The Big Picture – Taking a step back to get a big picture perspective.



Contributed by Chris Chandler – Design Coordinator


The Big Picture – Taking a step back to get a big picture perspective.

Engineering projects are comprised of multiple parts, basically, just many components intertwined together. Projects include any possible combination of disciplines such as process, civil, structural, mechanical, piping, instrument, and electrical.  Each has their own segments that include calculations, design, drafting, and so on. On top of that, each department must keep track of documents, the latest revisions and the most current design of the other disciplines. There is an enormous amount of items to keep track of. Taking a step back and making sure you have a clear understanding of the big picture will increase the success of the project completion.

Steps to see the big picture:

  • Support Communication – Keep the team on the same page.
  • Set Clear Project Parameters – Steer the team in the right direction.
  • Develop a Strong Project Team – Align the skills of team members to match the project.
  • Encourage Self-Motivation – Make sure the team is engaged.
  • Schedule Milestones for Project Checking – Be reactive throughout the project.
  • Be Flexible – Expect the unexpected.

The process of pulling together an engineering project is much easier if you are able to step back and view the project as a whole. Communication between all disciplines is key to this. It is sometimes easy for that to fall through the cracks. If we cannot foresee the needs of other project members, we may be shooting ourselves in the foot. Without clear and supported communication, other members of our team could be backed into a corner which could lead to costly rework.

When working on an interdepartmental team, it is important to be clear about goals. It is also vital to clearly understand each part of the project, consider flexibility with the project plan, and take into account the other members on the team and what your decision means for them. When you are trying to charge forward to meet your particular schedule and budget, taking a step back may not be possible. In reality, though, it can help the effectiveness of the project team. While setting parameters and goals, take time to develop the right team to get the job done as efficiently as possible. Once the appropriate team is established, team engagement is an important next step. Encourage the team to speak up, reward the team for a job well done, focus on collaboration and clarify responsibilities.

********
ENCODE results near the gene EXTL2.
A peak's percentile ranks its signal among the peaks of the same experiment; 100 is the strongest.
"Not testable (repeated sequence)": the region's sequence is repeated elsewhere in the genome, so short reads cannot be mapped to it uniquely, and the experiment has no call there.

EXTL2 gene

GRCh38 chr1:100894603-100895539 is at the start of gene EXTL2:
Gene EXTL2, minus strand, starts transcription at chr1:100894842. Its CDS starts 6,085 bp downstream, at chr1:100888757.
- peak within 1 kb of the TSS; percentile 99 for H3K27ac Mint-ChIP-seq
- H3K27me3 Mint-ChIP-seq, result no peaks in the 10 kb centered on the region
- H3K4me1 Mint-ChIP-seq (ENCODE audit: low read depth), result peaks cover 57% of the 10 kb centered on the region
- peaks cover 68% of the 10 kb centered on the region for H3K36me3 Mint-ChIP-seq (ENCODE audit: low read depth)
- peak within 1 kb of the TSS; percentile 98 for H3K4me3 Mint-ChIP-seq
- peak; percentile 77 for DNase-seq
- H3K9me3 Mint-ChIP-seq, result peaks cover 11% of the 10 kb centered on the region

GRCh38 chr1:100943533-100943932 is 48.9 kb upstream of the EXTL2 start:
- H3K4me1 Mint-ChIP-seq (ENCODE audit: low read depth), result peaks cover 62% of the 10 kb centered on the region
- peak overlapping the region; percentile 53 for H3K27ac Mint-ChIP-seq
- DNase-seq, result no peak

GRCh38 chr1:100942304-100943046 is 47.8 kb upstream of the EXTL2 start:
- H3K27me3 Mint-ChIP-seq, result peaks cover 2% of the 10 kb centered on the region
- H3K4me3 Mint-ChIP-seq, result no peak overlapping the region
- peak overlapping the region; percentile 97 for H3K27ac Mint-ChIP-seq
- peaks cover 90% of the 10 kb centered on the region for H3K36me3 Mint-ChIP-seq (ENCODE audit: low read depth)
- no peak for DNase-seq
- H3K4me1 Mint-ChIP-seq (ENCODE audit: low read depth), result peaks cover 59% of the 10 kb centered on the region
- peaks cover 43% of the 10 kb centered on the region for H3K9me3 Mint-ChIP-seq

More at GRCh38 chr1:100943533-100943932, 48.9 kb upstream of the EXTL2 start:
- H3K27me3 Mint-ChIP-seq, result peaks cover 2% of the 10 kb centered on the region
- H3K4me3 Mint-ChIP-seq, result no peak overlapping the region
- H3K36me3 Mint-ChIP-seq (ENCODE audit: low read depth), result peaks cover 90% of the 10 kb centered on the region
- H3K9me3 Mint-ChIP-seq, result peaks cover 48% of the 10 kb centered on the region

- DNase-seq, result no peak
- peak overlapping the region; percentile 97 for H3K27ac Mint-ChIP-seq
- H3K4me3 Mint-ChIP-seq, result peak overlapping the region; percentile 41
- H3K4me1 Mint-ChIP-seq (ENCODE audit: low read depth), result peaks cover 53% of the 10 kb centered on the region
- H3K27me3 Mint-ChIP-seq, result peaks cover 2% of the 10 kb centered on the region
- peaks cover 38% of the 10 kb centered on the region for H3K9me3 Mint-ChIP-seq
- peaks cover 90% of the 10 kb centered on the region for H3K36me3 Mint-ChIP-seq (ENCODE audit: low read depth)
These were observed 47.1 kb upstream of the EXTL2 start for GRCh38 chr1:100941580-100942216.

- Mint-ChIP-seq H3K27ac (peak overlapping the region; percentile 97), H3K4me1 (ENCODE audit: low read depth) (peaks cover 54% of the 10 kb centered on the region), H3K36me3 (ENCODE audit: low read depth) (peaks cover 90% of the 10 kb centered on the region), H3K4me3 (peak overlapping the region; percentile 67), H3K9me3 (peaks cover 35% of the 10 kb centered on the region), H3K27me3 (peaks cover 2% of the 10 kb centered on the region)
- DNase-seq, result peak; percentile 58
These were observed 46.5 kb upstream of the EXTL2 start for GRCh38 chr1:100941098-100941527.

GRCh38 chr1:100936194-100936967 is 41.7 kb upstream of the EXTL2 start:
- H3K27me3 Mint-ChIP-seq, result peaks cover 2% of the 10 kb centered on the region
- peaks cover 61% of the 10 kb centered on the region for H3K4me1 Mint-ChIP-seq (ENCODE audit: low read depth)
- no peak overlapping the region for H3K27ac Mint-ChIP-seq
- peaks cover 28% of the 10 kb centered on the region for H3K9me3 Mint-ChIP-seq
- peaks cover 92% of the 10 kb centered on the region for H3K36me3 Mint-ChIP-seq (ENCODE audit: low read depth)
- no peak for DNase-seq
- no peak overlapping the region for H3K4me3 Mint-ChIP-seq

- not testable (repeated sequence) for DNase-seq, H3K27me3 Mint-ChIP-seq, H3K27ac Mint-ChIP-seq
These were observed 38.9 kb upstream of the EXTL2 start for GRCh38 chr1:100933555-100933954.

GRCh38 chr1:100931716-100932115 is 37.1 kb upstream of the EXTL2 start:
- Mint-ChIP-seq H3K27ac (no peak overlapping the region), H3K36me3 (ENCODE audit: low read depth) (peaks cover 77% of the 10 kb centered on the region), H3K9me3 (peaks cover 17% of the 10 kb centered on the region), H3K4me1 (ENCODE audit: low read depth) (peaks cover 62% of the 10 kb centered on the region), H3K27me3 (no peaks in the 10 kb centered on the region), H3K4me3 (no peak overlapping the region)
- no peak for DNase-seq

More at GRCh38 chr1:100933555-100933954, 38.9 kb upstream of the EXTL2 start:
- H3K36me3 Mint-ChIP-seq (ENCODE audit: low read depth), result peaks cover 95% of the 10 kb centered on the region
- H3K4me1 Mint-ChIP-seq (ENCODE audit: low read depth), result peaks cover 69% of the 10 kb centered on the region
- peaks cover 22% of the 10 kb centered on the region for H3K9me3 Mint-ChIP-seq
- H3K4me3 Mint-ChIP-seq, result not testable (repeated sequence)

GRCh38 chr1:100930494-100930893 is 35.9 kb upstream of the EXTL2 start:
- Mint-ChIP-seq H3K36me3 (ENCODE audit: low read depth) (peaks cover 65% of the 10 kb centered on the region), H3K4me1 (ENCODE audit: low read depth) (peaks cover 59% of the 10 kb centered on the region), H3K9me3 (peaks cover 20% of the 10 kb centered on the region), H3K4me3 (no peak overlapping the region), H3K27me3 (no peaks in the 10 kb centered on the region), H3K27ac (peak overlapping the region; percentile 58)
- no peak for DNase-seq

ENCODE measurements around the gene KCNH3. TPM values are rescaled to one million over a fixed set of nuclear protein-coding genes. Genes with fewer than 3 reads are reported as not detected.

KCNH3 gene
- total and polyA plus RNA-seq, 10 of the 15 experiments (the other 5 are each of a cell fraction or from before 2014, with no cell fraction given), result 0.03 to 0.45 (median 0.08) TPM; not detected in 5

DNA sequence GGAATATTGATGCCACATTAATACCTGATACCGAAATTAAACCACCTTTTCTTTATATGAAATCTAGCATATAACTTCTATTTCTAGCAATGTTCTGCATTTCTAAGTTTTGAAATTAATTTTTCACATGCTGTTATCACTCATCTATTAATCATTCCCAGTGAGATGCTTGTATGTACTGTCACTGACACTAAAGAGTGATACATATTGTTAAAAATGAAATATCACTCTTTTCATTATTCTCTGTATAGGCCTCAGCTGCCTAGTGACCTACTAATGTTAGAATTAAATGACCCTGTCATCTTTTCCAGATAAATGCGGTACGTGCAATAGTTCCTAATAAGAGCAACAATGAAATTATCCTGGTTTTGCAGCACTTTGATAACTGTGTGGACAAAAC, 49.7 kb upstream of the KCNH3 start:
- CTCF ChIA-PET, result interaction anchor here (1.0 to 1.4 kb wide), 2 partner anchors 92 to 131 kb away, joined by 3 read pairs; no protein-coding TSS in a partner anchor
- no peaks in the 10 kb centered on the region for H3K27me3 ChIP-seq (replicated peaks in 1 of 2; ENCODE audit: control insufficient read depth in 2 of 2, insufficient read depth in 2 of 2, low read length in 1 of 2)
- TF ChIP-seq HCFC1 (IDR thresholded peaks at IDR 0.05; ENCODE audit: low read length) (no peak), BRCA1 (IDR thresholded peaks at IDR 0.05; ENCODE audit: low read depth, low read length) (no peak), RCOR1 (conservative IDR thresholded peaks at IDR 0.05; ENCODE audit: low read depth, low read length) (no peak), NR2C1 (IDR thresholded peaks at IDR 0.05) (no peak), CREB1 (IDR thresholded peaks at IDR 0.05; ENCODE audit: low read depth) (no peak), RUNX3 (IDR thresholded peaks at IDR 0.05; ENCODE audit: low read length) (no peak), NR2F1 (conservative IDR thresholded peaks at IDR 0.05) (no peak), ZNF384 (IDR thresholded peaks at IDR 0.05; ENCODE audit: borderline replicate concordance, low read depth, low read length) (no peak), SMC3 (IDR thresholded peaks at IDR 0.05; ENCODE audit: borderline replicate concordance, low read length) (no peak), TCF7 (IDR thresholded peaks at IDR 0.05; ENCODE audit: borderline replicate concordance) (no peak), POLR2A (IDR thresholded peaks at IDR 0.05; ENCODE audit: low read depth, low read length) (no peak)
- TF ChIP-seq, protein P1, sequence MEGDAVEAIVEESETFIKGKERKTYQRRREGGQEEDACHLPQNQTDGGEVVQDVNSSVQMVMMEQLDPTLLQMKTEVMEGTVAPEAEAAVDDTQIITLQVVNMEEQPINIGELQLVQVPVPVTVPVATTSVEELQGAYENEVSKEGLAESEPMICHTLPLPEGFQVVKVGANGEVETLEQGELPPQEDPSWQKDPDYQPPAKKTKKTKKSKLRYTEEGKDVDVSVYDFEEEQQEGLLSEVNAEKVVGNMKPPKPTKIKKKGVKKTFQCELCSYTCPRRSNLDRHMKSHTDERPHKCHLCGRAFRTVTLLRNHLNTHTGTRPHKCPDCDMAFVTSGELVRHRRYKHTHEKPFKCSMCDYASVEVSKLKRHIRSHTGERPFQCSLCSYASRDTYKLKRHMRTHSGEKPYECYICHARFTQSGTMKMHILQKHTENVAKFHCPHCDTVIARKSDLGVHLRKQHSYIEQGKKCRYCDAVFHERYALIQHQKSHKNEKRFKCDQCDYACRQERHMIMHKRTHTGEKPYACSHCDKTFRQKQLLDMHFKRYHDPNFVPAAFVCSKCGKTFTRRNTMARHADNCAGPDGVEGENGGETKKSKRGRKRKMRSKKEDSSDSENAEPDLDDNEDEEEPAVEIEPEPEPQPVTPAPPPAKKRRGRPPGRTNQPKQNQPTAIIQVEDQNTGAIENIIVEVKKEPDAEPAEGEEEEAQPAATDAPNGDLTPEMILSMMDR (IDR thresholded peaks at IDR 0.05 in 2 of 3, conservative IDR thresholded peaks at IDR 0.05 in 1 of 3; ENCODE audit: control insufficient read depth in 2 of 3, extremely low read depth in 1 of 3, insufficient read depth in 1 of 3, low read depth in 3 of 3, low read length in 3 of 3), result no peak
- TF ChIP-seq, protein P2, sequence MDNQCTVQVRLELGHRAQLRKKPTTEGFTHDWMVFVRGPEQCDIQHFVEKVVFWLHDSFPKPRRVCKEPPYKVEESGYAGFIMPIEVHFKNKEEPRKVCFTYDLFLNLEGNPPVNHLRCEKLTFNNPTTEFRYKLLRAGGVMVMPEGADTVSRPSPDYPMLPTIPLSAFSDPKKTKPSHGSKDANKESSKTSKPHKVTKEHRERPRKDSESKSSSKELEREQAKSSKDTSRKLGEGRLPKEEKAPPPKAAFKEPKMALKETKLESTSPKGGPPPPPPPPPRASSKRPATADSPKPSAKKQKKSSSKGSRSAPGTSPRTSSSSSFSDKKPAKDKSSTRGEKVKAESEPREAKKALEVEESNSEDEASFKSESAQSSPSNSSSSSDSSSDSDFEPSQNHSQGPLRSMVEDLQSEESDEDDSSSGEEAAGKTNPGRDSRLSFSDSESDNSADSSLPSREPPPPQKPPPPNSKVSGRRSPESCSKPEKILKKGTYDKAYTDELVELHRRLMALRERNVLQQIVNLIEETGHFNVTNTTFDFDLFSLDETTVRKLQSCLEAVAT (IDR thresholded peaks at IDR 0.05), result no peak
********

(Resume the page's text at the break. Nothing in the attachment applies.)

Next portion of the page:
A lot of seasoned designers like me want to do a big part of the designing and drafting on projects ourselves because we are comfortable knowing that “we did it” and feel less back checking will be needed. By actively looking at the project as a whole, we can keep the composite rate of design minimized if we utilize less costly drafters where appropriate. Project milestones are important to, in a way, force the group to check back with other parts of the team. It is better to be reactive and catch something now, rather than later. When things come up, flexibility can save the project and the team morale. Team members must be held accountable but changes should still be an option if applicable.

This write-up focuses on engineering projects but the importance of looking at the “big picture” is as equally true for EPC projects. If the engineers and designers cannot see the desired final product and foresee the needs of the fabrication shop or field installation crew, then costly downtime or rework is probable.  Using these steps and maintaining the ability to look at the overall project from a high level will save time and money, on any size project, in the end.


Chris Chandler H+M Industrial EPC

Chris Chandler – Design Coordinator at H+M Industrial EPC 

Chris has more than 30 years experience in piping design, coordination, and project management in industrial settings. His project design and supervision responsibilities have ranged from small capital projects to multimillion dollar projects. Chris has worked at H&M for ten years, with previous work experience at Jacobs, CDI, Enterprise Products and Mustang Engineering.